Th­ese are “pure” busi­ness and gen­eral avi­a­tion air­ports. They are lo­cated in or near ma­jor cities with lots of com­mer­cial air­line ser­vice at ma­jor air­ports. That said, some big city air­ports co-ex­ist nicely with gen­eral avi­a­tion, espe­cially the tur­bine-pow­ered jet va­ri­ety. One of them is Dal­las Love Field.


South­west Air­lines flat out dom­i­nates DAL.

It’s the head­quar­ters and ances­tral home of the low-fare jug­ger­naut.

Lo­cated a mere six miles north of down­town Dal­las, DAL is fa­vored by com­mer­cial and biz­jet fliers alike.

Be­cause com­mer­cial traf­fic at DAL has ef­fec­tively been capped by an agree­ment lim­it­ing the num­ber of gates at the com­mer­cial ter­mi­nal, Love Field-bound trav­el­ers aboard busi­ness air­craft aren’t be­set by the sort of lo­cal air traf­fic de­lays that im­pact other air­ports of its size and city-cen­ter prox­im­ity.

As the “legs” get longer and the air­craft larger, it’s af­fect­ing the way FBOs de­sign their fa­cil­i­ties


Seat­tle’s Boe­ing Field (BFI) lies five miles south of down­town Seat­tle and at the epi­cen­ter of avi­a­tion his­tory. Re­cently, Sig­na­ture Flight Sup­port opened a ‘glass and brass’ FBO at the air­port, one of 200-plus FBOs it has world­wide.

Sig­na­ture’s in­flu­ence on the fixed base op­er­a­tions in­dus­try is sem­i­nal. The mass trans­for­ma­tion of FBOs be­gan in the early 1990s, con­tends NATA’s Tim Obitts, when Sig­na­ture in­tro­duced concierge and VIP sta­tus to the once stolid, pro­saic world of busi­ness air­craft travel.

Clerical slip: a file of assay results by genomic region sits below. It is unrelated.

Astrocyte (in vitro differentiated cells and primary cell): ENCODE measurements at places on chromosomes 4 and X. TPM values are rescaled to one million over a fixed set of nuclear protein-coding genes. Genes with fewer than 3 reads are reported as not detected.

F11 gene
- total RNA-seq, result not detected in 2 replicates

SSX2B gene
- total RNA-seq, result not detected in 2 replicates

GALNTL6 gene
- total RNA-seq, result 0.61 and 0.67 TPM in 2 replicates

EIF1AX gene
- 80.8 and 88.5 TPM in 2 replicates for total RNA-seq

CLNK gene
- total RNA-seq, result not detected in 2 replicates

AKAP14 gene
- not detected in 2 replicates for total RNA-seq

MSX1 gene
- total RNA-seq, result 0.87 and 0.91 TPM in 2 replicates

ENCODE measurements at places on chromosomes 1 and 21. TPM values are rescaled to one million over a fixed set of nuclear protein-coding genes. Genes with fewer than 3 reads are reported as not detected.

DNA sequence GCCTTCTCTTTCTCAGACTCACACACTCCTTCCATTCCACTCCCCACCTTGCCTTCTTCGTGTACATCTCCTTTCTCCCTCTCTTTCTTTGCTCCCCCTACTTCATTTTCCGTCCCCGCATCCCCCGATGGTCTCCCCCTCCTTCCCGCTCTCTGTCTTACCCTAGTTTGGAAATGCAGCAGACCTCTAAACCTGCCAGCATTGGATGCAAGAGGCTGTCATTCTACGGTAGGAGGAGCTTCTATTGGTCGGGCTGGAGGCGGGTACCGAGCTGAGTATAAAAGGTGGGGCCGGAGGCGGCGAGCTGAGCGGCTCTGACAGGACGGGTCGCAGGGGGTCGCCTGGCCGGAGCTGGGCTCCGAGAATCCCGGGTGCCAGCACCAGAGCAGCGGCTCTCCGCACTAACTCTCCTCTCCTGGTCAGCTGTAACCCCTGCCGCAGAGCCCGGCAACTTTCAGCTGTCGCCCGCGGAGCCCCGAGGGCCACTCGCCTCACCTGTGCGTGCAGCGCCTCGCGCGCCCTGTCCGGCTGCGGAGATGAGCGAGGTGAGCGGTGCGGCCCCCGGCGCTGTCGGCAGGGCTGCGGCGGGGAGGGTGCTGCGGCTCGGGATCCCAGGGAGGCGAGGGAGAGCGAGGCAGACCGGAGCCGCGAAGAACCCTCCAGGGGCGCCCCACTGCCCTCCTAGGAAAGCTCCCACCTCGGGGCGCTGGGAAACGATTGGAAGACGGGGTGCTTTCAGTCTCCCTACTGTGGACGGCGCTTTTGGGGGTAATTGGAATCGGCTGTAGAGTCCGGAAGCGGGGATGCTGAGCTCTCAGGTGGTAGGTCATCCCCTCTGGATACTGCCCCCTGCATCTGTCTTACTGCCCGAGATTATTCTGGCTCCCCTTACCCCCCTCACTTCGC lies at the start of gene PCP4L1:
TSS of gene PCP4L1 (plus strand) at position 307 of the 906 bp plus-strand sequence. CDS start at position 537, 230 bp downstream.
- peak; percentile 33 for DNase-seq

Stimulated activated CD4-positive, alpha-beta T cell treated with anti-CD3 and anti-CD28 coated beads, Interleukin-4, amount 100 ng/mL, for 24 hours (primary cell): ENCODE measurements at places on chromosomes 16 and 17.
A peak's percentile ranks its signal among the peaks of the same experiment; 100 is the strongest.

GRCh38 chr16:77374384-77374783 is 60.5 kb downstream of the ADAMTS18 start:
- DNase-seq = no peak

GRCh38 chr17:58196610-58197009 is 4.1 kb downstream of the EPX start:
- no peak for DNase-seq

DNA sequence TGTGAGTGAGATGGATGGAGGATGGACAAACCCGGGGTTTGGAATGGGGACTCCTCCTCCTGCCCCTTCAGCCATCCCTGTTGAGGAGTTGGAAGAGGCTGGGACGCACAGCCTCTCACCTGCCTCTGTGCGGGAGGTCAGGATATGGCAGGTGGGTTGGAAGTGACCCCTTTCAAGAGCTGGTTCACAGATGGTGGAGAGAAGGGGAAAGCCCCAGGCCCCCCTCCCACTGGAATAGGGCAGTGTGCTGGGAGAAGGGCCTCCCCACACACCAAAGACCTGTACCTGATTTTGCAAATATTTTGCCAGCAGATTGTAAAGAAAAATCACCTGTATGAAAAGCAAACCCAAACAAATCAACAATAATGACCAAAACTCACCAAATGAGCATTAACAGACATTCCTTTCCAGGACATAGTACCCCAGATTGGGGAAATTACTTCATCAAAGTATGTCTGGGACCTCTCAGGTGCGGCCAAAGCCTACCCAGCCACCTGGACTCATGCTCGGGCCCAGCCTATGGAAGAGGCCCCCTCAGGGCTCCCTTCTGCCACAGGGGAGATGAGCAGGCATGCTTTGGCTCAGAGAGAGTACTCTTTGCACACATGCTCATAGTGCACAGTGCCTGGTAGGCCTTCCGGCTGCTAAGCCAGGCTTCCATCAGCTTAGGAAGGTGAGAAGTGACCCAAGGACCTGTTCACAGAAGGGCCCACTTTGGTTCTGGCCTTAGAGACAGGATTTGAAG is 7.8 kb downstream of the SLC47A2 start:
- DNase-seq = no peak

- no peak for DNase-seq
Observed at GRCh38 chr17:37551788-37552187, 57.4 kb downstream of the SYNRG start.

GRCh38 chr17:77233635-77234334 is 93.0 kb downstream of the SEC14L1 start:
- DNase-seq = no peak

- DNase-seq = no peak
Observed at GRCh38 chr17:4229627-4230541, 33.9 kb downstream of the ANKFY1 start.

Obitts be­lieves this set off a chain re­ac­tion, not just with other ground-bound FBOs but with man­u­fac­tur­ers of busi­ness avi­a­tion air­craft as well. “There was more de­mand for the man­u­fac­tur­ers to have WiFi, larger cab­ins and more ameni­ties to match what they were re­ceiv­ing on the front end (de­par­ture) and back end (ar­rivals)” of the trip.

In a pat­tern that Obitts says was man­i­fested by “beau­ti­ful fa­cil­i­ties,” wait­ing limos, re­fresh­ments, restau­rant rec­om­men­da­tions, “what­ever they might want,” Sig­na­ture’s suc­cess “cre­ated this (high-end) en­vi­ron­ment and oth­ers started fol­low­ing suit.”

The cof­fee pot is still around, but now it holds cus­tom-ground brews. The fur­ni­ture is still there in the wait­ing room. But it’s not Nau­gahyde. Not any more.

Busi­ness avi­a­tion is look­ing for more from air­port ser­vices – and to­day’s FBOs are de­liv­er­ing

MAIN PRE­VI­OUS IM­AGE: Merid­ian Teter­boro, NJ ABOVE:Merid­ian's lobby